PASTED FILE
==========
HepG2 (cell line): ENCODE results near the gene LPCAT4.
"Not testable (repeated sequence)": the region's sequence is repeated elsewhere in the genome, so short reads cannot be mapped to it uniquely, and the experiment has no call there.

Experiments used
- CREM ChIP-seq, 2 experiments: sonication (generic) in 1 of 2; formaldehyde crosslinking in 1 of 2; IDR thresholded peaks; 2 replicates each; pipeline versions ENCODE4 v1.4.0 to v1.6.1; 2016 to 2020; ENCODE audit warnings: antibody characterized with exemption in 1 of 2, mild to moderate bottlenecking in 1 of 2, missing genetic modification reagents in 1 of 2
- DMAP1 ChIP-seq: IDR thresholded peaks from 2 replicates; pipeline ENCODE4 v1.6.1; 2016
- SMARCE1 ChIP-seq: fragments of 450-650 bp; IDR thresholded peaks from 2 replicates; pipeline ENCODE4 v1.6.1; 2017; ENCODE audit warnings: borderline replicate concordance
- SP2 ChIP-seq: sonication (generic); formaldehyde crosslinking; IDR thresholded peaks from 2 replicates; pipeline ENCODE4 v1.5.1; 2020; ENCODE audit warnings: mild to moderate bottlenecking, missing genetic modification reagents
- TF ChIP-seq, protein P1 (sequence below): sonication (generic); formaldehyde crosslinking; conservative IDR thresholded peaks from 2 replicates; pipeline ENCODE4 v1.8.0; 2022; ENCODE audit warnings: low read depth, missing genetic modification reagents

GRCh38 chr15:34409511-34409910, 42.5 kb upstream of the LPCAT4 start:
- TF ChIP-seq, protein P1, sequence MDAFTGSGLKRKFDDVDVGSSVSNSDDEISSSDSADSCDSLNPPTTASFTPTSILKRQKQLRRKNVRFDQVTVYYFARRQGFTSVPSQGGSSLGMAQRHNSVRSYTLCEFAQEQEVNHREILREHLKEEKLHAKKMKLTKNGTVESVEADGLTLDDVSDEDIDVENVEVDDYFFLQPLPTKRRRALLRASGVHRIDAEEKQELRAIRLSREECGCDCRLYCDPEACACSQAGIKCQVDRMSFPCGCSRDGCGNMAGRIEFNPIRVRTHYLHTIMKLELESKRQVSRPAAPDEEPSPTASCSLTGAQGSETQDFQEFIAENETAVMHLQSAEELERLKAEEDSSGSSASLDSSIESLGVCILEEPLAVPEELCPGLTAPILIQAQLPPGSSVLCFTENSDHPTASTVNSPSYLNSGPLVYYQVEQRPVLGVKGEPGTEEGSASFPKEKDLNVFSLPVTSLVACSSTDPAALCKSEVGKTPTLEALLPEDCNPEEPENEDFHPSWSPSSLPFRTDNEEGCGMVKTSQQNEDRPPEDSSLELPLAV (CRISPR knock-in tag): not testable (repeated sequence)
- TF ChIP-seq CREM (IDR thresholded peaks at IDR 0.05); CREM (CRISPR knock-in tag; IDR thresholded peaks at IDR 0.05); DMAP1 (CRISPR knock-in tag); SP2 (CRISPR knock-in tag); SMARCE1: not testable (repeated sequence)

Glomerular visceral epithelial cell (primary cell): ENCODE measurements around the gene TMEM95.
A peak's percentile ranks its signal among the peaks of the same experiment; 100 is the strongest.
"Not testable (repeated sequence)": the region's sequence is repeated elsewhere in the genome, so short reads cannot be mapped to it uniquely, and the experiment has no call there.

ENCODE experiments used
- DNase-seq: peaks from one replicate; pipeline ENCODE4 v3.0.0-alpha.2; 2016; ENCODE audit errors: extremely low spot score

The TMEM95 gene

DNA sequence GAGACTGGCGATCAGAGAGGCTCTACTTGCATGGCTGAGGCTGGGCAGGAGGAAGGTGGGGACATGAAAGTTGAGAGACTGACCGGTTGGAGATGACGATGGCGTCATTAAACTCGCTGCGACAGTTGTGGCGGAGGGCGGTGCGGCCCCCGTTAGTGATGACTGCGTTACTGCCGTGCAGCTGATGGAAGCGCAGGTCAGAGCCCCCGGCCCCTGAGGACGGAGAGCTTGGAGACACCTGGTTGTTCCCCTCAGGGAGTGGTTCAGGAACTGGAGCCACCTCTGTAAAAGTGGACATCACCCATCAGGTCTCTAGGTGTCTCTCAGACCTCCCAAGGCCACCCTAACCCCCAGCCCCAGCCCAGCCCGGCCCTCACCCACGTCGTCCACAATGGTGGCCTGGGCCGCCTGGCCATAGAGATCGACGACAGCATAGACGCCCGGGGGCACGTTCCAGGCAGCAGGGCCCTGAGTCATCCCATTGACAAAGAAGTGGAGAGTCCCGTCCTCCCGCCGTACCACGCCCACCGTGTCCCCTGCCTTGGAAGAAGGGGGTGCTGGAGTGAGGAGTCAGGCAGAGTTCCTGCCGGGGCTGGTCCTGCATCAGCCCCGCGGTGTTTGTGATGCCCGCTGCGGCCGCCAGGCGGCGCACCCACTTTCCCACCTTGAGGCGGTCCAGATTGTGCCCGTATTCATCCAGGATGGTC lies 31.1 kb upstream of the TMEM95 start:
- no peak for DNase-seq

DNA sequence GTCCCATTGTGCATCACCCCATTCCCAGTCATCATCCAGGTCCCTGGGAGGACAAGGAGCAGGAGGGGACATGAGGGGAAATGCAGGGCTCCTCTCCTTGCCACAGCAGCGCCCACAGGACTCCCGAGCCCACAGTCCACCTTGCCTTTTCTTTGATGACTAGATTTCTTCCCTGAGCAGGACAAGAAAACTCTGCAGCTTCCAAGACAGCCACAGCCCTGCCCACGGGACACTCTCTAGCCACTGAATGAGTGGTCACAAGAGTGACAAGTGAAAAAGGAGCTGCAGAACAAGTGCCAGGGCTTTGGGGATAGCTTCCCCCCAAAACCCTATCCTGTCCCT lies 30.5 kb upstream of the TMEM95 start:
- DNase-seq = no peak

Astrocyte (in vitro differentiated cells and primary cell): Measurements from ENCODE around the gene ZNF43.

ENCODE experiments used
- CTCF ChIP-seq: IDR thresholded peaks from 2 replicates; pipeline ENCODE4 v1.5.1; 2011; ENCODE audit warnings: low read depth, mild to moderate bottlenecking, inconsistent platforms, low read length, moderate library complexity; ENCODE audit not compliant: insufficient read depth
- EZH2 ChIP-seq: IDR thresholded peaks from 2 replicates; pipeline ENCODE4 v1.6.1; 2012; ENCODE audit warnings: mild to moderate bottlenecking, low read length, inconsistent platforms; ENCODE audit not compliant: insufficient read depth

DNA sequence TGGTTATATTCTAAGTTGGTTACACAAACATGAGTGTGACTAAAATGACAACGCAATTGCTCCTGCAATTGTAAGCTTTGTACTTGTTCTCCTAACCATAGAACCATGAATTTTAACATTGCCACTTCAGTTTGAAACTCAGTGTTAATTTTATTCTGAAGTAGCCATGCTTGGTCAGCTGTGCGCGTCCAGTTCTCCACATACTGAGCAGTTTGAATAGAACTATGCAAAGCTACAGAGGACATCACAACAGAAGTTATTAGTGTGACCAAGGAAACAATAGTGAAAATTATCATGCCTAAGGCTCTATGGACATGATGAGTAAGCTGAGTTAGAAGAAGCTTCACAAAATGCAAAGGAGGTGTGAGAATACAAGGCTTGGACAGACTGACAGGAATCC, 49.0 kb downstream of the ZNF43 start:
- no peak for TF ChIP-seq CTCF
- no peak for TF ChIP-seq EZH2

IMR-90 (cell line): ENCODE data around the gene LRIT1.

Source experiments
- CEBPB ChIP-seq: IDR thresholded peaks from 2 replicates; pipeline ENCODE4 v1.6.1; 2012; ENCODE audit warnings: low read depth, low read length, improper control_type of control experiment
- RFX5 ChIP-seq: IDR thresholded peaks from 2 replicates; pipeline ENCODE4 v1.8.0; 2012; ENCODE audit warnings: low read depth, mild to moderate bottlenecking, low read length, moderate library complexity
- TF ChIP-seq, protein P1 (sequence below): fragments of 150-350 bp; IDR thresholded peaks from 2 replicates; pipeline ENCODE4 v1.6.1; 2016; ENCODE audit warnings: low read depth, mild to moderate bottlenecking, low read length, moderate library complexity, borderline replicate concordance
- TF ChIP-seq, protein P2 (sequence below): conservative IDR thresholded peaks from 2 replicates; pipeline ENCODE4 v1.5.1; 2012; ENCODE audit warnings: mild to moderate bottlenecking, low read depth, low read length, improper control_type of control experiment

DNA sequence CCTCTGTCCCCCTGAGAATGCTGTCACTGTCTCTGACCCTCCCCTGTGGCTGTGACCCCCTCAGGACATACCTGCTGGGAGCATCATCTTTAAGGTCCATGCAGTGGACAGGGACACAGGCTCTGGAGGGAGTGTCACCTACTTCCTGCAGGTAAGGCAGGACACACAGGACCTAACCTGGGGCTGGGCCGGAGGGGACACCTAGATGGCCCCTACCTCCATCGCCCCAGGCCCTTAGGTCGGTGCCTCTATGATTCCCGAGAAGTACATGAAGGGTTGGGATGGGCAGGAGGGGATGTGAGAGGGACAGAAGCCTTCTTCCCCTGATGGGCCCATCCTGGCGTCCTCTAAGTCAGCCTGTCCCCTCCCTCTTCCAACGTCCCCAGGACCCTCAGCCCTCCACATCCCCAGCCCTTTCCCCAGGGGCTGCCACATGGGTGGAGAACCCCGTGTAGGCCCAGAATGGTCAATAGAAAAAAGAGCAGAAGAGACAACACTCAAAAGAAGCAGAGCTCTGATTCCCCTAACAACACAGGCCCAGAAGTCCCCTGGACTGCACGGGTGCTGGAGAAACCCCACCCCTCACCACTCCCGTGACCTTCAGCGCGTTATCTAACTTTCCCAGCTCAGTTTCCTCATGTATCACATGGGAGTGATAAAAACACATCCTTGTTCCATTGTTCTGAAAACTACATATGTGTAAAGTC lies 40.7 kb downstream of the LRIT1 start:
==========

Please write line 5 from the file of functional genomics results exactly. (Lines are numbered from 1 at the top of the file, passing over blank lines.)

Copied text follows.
- DMAP1 ChIP-seq: IDR thresholded peaks from 2 replicates; pipeline ENCODE4 v1.6.1; 2016